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Are young people finally getting opportunities in the insurance industry?

Crescens George, CEO of Wiser Academy, looks at whether young people are finally getting opportunities in the UK insurance sector, what it takes for them to get ahead and how the insurance industry can make itself more attractive to young recruits.

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Crescens: [00:00:26] Yes. Yeah, I think compared to previous years, we are attracting more young people into the sector. But the most important question to ask is are we creating meaningful opportunities for them? If that's the question, then I think we can do far better and more as a sector to add value to young people, nurture their personal growth, and in return, enhance our sector. So there's more to be done on that front. So it's twofold. I think we need to provide them a pathway not just to to a job, but to a meaningful career to be built in the financial services sector. And when you take the outlook of building a strong career, it needs a good development, pathway, training and development. So we need to create long term, strategically focused, robust development program. So you bring a college leaver, show them what they can achieve over the next three or four years if it's a high qualifications or a degree in insurance is what we need to lay down. But what really we need to focus on, once you are on board them, you need to provide them with emotional intelligence, the coaching, to understand the work ethics. Because if you look at the insurance sector, majority of the people are over 50. And when you bring young people in, there's bound to be that generational gap and the differences. So I think in my personal opinion, young people need to be educated more on the emotional intelligence side of things. They bring technology, they bring other commercial acumen, but they struggle when they interact with their senior colleagues on those certain ethics and core work values. And if you provide some coaching and support on that, we will bring the best out for them. 

Crescens: [00:02:35] And that narrative that insurance is not as sexy or as not as appealing. It's something that we have actually brought out as people who work within the sector. If you look at it, it's you know, the entire world will come to a standstill if there was no insurance, the all the aeroplanes, all the cargo ships that we see. Nothing would move. Forget about all that. You know, even the vaccine that we rolled out two years ago, that wouldn't have happened if insurance was not there. Somebody had to take that risk at the stage of clinical trial to say, go ahead and if anything happens, we are there to back that. So that is a very critical sector, and I think we should be proud of that. And that's the message we should take out to schools and colleges. So I think as an industry, we should come together, form some kind of a program collectively to take to schools, start creating the awareness at that level, give it a bit more of a focus at college level, and then when they leave college, have something robust and structure so they can take an alternative pathway rather than going to university and start working and earning at the same time. Then we need to really if we are really innovative and a bit more strategically focused, we can lure the high caliber college leavers who was otherwise destined to go to university. We can even attract people who went to private schools to come and start a career in the financial services sector. If you look at the graduate programs that we hear run by insurance companies, we actually only get the leftovers. The top tier graduates are taken by the big consulting firms that like the Deloittes and KPMG's, and we just get the leftovers. So I think we should be one step ahead before they even leave college. We go and attract them into the insurance world.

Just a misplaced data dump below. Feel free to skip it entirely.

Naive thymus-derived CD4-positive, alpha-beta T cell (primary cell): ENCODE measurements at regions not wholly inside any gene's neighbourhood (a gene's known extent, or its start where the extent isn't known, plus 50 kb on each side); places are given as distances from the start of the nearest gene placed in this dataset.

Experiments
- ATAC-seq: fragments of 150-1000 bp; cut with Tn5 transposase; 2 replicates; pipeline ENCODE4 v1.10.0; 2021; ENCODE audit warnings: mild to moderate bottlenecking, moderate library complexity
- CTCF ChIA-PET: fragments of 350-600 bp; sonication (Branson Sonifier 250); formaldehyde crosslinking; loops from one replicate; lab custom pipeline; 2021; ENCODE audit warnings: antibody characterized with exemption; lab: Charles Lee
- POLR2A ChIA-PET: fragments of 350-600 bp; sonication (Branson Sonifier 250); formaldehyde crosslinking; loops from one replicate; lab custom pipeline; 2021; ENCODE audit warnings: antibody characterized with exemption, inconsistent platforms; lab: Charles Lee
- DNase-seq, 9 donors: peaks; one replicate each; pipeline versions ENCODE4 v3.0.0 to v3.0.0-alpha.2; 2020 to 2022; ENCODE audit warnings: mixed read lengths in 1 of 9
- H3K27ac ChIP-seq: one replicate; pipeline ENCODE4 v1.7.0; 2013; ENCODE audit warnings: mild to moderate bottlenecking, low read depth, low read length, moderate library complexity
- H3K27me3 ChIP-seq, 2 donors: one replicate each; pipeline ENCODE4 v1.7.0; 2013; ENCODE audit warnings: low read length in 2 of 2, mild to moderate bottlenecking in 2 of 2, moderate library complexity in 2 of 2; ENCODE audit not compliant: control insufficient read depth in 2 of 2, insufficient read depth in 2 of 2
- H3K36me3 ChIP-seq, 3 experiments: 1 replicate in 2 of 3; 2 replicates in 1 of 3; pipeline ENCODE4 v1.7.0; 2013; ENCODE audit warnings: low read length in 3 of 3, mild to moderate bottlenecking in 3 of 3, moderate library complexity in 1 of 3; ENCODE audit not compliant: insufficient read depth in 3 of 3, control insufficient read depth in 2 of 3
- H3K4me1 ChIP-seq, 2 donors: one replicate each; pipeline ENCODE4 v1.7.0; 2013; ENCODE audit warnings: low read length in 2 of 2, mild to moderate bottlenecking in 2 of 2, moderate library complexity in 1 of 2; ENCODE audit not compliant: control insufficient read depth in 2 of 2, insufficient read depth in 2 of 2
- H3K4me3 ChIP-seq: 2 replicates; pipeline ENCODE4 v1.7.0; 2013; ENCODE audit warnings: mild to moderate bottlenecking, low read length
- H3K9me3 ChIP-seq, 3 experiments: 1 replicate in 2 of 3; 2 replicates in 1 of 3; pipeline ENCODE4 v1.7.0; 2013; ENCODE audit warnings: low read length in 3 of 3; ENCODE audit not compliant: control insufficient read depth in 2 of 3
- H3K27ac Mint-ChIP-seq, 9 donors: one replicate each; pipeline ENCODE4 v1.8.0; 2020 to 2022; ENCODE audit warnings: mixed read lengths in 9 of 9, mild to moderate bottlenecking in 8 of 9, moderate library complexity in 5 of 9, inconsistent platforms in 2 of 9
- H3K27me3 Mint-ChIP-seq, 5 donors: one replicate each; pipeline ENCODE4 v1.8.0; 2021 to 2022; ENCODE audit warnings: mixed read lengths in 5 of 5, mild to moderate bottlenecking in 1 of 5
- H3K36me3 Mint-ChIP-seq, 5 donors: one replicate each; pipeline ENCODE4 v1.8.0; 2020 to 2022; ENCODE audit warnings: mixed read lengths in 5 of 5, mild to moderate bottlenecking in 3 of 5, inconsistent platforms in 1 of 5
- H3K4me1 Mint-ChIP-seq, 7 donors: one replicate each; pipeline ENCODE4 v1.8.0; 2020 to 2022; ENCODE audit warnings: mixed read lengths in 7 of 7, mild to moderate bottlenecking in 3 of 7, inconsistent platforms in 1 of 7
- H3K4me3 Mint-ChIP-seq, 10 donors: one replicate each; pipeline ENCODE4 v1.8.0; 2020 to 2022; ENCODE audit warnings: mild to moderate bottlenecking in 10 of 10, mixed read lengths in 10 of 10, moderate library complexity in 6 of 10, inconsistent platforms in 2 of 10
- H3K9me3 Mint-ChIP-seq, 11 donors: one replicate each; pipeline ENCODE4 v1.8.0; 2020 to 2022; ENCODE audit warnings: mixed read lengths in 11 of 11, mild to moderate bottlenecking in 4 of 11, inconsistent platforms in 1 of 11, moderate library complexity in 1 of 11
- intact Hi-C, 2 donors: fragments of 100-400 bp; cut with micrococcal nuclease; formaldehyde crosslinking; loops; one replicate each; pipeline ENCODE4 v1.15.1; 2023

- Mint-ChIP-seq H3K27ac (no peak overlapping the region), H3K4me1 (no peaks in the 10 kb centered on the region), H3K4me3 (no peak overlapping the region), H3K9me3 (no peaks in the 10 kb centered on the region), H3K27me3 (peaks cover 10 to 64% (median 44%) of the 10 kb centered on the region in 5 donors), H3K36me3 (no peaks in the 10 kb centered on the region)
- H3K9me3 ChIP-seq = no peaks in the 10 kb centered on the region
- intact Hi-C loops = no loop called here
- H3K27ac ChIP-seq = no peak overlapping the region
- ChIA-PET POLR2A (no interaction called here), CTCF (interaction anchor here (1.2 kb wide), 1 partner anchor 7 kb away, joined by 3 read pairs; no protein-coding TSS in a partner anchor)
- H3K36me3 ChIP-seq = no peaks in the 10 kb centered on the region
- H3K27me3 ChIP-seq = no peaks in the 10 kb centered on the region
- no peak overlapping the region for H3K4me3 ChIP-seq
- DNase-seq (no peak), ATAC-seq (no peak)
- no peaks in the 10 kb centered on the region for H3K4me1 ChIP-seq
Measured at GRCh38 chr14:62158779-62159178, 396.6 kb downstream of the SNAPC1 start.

Crescens: [00:04:43] Yes. So I think we should attack this twofold. One, reach out to schools, colleges, universities, and tell them about the opportunities. But equally, we need to create more awareness amongst parents, teachers, careers, advisors at schools, because they do have a subtle influence in what the young people actually end up doing. So we need to really put a campaign focus purely for the parents or the parents or figures that will have an influence on young people.